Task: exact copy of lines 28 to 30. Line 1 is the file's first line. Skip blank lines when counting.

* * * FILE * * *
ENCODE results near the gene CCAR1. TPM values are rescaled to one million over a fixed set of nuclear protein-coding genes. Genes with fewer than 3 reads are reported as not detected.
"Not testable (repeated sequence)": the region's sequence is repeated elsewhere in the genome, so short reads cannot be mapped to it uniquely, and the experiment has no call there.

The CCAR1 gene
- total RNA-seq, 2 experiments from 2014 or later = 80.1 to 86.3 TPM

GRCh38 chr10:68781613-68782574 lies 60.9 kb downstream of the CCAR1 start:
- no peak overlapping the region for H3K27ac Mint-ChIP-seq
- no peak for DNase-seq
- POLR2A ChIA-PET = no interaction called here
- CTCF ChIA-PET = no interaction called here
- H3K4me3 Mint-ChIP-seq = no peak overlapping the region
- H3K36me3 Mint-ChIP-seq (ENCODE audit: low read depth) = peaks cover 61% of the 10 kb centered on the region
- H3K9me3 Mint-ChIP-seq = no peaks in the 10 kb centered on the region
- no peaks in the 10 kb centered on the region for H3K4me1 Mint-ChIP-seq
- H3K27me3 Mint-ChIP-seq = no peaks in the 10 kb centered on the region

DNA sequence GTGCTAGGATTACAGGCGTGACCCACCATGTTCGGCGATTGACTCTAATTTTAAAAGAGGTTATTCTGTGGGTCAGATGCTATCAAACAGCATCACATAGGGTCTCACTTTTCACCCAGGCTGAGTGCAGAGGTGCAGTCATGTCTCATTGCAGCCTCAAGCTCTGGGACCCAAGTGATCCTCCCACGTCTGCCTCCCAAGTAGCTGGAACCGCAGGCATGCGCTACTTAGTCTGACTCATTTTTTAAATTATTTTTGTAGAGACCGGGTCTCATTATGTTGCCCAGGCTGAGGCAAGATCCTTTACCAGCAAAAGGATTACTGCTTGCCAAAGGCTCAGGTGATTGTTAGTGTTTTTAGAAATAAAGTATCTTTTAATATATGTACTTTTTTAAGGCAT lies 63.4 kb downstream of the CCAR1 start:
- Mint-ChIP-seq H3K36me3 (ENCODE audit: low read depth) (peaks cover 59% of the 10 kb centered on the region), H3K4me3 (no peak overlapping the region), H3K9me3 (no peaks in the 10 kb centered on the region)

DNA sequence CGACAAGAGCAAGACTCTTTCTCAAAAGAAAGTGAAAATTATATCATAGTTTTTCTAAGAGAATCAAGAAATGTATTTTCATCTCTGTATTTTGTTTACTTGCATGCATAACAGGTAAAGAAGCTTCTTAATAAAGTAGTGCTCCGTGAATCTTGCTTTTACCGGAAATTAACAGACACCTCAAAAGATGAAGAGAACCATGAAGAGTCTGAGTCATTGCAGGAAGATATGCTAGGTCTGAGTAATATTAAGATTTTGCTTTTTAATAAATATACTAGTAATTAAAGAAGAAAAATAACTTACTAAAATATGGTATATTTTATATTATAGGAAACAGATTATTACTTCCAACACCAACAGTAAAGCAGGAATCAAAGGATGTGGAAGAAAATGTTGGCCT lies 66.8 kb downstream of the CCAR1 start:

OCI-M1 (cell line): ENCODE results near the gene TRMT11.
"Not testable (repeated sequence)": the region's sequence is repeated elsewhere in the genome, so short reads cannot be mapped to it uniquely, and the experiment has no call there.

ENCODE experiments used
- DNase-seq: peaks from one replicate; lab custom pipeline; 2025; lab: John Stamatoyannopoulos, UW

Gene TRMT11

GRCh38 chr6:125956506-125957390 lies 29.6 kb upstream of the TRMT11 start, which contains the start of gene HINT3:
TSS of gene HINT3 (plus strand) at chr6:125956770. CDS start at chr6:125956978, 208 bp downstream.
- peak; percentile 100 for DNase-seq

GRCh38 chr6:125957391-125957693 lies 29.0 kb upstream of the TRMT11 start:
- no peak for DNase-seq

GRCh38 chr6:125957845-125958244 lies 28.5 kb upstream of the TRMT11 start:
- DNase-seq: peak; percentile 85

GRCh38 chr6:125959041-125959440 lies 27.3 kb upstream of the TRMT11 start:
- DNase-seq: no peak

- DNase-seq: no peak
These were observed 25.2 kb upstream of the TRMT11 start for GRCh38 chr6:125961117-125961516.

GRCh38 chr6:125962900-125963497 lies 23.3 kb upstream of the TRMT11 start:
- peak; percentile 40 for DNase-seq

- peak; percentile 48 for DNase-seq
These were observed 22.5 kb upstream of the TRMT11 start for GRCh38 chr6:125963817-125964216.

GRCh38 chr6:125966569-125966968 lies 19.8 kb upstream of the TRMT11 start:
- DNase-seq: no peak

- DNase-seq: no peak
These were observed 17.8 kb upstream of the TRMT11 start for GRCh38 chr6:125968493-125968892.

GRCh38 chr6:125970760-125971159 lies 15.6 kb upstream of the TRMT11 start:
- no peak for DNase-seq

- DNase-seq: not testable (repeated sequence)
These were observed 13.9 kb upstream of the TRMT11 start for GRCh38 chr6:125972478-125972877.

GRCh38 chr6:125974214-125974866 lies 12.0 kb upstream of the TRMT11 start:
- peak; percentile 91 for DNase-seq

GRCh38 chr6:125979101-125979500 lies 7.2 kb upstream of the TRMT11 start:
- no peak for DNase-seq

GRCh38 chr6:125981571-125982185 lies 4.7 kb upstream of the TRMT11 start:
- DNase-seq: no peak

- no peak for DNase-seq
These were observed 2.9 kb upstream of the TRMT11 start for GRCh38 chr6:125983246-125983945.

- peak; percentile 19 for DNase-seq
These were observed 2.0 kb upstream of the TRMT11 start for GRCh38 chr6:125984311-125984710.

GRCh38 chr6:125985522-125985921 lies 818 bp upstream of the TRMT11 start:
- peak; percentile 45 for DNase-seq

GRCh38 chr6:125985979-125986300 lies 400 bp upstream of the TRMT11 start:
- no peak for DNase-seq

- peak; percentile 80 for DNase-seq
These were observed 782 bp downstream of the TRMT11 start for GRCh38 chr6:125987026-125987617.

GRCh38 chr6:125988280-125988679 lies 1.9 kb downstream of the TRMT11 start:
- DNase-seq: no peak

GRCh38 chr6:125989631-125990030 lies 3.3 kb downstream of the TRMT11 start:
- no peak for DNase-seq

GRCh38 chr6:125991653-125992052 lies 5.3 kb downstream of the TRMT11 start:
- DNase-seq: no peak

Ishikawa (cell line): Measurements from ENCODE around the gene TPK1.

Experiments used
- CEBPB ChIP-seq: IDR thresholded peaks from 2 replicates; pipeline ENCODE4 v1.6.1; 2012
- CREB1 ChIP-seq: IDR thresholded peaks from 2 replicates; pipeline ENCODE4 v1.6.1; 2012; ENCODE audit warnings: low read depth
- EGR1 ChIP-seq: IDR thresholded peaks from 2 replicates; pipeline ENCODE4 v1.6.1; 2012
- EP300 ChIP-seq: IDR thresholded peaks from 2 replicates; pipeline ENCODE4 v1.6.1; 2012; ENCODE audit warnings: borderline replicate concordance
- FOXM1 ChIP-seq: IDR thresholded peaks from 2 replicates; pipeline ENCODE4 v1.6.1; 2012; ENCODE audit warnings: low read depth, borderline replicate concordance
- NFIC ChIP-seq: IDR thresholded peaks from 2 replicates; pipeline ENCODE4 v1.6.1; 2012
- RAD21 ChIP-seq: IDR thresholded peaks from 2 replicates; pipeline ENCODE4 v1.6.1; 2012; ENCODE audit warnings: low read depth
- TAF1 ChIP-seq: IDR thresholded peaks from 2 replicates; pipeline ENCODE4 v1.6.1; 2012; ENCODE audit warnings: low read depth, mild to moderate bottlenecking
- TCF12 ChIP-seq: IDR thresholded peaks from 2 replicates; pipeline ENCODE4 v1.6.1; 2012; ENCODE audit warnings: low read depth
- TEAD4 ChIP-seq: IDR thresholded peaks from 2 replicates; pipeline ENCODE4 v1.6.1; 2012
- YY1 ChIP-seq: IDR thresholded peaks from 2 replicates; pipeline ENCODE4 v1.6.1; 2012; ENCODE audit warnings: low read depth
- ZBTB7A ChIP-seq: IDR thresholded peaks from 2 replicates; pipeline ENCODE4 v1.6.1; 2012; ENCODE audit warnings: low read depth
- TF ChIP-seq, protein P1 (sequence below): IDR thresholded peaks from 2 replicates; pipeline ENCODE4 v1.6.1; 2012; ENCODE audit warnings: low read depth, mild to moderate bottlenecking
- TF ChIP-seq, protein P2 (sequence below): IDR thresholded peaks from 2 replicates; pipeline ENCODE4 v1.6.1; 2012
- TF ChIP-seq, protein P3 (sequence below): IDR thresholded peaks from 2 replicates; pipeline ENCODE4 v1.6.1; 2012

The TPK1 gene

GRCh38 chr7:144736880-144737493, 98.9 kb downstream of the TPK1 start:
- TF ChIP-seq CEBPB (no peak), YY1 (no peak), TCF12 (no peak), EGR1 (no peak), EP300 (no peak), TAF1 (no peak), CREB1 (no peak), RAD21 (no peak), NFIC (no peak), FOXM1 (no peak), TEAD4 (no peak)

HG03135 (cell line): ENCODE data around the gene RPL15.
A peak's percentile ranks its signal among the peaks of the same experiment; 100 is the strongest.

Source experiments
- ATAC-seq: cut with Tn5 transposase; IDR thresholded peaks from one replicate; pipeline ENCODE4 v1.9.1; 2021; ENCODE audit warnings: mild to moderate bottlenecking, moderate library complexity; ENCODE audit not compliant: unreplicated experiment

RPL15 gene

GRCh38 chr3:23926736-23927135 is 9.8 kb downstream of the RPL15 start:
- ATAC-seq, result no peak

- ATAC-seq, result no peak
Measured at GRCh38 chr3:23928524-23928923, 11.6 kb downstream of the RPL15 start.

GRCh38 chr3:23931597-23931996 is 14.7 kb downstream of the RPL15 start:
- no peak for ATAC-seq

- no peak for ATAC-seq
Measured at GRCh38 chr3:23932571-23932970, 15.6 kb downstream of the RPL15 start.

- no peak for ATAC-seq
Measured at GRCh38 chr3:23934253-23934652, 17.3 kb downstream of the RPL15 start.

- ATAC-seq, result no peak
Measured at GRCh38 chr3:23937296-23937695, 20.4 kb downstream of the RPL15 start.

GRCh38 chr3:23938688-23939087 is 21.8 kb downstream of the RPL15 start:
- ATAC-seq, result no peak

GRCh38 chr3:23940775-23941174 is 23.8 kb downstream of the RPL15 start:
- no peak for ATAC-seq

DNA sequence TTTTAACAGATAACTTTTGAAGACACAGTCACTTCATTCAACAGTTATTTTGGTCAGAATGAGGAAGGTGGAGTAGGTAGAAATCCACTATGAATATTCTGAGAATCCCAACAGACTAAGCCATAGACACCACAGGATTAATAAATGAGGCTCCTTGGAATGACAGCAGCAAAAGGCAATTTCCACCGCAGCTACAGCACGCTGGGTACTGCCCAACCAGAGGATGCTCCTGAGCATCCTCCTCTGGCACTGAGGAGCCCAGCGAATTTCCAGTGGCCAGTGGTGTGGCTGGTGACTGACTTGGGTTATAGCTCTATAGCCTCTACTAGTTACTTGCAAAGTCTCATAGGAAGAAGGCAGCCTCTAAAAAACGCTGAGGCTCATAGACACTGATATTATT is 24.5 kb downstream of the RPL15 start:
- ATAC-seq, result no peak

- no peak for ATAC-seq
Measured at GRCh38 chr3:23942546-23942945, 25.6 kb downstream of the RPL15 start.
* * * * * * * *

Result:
GRCh38 chr6:125957845-125958244 lies 28.5 kb upstream of the TRMT11 start:
- DNase-seq: peak; percentile 85

GRCh38 chr6:125959041-125959440 lies 27.3 kb upstream of the TRMT11 start: